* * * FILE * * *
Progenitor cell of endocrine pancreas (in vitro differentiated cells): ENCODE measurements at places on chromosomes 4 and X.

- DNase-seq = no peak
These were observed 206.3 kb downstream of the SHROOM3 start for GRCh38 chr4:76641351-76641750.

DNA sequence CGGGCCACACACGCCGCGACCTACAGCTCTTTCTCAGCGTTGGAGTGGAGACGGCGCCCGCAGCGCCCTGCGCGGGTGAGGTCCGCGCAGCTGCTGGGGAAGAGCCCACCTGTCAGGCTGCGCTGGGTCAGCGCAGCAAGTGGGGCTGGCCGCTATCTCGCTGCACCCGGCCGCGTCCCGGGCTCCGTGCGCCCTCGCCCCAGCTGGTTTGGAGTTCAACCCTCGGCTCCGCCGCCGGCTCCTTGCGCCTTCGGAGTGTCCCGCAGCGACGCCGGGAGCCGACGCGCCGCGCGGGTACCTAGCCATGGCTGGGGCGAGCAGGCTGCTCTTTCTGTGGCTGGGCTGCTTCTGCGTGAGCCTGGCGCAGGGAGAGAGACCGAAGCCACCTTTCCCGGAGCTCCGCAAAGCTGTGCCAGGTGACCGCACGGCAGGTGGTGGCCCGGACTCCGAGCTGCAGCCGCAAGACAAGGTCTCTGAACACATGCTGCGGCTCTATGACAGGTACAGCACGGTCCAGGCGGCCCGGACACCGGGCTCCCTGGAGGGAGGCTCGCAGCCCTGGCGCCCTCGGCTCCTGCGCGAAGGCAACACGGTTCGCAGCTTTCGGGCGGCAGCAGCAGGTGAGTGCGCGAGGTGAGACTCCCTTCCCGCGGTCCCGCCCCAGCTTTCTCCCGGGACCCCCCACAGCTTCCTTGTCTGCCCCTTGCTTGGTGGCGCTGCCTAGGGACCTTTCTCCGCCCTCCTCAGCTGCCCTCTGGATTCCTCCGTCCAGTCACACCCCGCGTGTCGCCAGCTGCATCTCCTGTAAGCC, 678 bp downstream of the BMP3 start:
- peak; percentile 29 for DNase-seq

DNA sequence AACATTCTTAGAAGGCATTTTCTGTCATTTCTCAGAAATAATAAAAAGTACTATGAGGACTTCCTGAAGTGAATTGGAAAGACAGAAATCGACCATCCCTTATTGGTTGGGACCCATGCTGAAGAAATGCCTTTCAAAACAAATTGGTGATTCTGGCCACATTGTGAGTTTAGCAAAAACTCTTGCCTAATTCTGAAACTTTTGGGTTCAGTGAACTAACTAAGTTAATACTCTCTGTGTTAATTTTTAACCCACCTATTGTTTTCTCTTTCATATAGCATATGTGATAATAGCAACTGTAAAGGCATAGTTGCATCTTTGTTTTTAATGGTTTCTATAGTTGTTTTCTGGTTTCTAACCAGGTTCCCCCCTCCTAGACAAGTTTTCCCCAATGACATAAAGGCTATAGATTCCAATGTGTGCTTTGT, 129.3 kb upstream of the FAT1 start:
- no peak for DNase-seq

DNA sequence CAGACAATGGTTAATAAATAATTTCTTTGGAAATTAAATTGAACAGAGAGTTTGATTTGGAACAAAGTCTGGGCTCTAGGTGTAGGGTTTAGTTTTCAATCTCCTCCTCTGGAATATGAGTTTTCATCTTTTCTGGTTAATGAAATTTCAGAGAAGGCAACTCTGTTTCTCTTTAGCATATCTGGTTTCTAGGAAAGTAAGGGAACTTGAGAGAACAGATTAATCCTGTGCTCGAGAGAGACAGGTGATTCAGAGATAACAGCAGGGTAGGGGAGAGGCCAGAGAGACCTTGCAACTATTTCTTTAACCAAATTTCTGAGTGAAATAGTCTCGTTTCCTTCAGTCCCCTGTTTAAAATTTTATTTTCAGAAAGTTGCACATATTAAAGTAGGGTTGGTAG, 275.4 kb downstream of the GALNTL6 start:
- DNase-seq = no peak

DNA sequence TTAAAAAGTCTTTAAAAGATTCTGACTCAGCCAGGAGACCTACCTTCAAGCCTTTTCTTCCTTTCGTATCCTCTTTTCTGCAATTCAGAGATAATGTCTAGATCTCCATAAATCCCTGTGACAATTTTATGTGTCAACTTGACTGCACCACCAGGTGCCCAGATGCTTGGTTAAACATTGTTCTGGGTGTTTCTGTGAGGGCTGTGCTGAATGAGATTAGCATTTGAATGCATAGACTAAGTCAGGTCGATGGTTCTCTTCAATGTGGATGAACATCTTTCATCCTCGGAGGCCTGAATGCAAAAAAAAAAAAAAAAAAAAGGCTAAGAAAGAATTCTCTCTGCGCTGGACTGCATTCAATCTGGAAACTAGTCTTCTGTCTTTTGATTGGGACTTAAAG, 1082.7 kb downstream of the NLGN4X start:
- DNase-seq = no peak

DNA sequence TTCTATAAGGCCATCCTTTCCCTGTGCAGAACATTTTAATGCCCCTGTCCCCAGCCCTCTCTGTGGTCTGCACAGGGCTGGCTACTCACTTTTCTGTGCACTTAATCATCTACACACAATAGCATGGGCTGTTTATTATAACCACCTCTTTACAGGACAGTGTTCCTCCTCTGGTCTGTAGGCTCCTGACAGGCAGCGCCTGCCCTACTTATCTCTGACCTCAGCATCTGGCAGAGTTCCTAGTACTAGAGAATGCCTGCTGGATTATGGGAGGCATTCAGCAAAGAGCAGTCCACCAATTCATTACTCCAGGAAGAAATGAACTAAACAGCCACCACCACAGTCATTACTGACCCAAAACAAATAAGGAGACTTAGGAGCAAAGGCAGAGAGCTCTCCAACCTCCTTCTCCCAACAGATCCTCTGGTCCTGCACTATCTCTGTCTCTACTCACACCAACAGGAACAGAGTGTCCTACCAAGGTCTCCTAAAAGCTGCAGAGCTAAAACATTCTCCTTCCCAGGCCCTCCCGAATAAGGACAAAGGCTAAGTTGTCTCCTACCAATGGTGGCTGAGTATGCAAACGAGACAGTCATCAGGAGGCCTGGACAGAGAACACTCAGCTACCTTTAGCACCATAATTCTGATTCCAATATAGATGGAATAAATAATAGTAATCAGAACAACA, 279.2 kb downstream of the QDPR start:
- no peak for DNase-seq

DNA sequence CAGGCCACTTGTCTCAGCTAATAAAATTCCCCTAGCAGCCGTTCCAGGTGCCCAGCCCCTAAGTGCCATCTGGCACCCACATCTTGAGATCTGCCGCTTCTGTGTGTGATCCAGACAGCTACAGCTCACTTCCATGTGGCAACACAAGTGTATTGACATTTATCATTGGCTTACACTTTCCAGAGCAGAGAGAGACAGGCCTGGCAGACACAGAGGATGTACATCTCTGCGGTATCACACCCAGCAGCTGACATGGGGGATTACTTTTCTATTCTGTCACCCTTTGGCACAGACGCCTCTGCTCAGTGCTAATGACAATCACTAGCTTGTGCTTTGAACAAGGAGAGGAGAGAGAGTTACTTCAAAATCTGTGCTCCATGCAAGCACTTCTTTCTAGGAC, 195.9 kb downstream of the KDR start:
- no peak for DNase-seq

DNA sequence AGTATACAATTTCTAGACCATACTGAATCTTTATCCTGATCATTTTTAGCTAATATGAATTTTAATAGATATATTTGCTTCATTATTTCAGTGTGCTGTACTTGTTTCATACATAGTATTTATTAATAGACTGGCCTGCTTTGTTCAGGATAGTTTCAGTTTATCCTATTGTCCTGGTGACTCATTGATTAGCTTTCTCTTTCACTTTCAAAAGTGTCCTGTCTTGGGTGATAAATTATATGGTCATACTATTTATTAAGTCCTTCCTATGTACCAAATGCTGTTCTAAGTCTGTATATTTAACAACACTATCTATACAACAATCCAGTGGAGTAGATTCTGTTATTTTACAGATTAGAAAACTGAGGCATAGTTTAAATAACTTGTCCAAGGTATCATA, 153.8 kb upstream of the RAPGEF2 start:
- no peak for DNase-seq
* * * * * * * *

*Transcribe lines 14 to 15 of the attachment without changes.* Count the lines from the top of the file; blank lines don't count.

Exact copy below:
DNA sequence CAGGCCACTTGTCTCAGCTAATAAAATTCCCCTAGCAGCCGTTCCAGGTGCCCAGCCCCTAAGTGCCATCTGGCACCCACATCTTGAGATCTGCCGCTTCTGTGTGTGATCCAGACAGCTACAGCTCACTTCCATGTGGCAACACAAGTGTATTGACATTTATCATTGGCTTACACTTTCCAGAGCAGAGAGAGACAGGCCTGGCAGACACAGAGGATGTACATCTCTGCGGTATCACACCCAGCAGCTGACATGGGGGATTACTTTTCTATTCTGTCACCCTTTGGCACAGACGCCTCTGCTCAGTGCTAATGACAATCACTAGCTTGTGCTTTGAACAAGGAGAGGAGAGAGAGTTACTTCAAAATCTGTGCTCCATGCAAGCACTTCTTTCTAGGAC, 195.9 kb downstream of the KDR start:
- no peak for DNase-seq